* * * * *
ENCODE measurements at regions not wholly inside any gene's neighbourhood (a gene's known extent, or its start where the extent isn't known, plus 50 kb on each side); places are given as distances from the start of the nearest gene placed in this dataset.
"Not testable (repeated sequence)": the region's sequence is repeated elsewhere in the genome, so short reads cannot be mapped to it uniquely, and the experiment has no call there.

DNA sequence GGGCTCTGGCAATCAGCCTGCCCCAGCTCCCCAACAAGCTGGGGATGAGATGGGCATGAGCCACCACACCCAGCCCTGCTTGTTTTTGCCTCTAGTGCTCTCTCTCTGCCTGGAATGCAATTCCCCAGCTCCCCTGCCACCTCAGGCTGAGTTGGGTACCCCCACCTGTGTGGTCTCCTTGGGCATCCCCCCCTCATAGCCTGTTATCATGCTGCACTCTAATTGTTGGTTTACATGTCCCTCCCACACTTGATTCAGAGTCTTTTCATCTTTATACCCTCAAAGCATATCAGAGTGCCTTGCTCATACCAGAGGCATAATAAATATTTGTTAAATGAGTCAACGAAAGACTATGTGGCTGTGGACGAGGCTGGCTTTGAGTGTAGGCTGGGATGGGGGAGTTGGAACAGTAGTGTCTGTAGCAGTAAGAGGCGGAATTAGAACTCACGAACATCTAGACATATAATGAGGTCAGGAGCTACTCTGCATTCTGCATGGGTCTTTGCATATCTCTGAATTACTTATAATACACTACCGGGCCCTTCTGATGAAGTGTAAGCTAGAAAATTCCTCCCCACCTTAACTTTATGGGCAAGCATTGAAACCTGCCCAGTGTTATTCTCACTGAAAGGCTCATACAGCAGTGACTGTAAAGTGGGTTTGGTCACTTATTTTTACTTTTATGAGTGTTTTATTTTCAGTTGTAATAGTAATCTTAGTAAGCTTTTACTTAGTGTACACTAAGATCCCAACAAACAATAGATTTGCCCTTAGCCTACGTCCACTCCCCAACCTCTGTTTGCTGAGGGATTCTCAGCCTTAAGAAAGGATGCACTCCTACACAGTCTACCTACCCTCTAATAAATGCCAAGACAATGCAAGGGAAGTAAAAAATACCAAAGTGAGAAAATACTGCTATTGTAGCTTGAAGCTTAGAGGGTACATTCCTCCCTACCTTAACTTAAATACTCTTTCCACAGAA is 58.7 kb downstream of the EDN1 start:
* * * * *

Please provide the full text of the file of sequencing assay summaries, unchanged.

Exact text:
ENCODE measurements at regions not wholly inside any gene's neighbourhood (a gene's known extent, or its start where the extent isn't known, plus 50 kb on each side); places are given as distances from the start of the nearest gene placed in this dataset.
"Not testable (repeated sequence)": the region's sequence is repeated elsewhere in the genome, so short reads cannot be mapped to it uniquely, and the experiment has no call there.

DNA sequence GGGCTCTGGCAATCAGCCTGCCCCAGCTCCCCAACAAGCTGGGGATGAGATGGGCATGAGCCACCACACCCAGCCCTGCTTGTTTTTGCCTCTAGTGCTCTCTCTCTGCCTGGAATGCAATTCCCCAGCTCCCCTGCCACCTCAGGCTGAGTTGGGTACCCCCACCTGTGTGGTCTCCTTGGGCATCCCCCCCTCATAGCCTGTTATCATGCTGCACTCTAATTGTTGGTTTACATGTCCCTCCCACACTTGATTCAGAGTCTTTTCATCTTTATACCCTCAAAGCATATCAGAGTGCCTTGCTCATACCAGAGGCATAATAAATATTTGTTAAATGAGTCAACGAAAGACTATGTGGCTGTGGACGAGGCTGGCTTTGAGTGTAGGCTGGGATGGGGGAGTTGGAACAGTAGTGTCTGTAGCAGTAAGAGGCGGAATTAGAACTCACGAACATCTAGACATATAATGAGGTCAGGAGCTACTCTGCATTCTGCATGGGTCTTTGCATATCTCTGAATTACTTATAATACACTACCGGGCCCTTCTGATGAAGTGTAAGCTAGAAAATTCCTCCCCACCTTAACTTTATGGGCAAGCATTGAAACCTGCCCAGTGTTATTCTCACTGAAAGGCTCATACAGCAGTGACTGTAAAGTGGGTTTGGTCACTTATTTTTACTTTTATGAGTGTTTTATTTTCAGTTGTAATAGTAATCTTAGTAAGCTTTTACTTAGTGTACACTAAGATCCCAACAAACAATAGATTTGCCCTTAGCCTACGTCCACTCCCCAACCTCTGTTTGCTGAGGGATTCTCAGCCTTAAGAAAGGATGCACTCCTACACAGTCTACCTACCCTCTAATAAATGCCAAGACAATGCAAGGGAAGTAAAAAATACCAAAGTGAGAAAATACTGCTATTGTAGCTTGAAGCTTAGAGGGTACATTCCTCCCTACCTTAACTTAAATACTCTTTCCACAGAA is 58.7 kb downstream of the EDN1 start: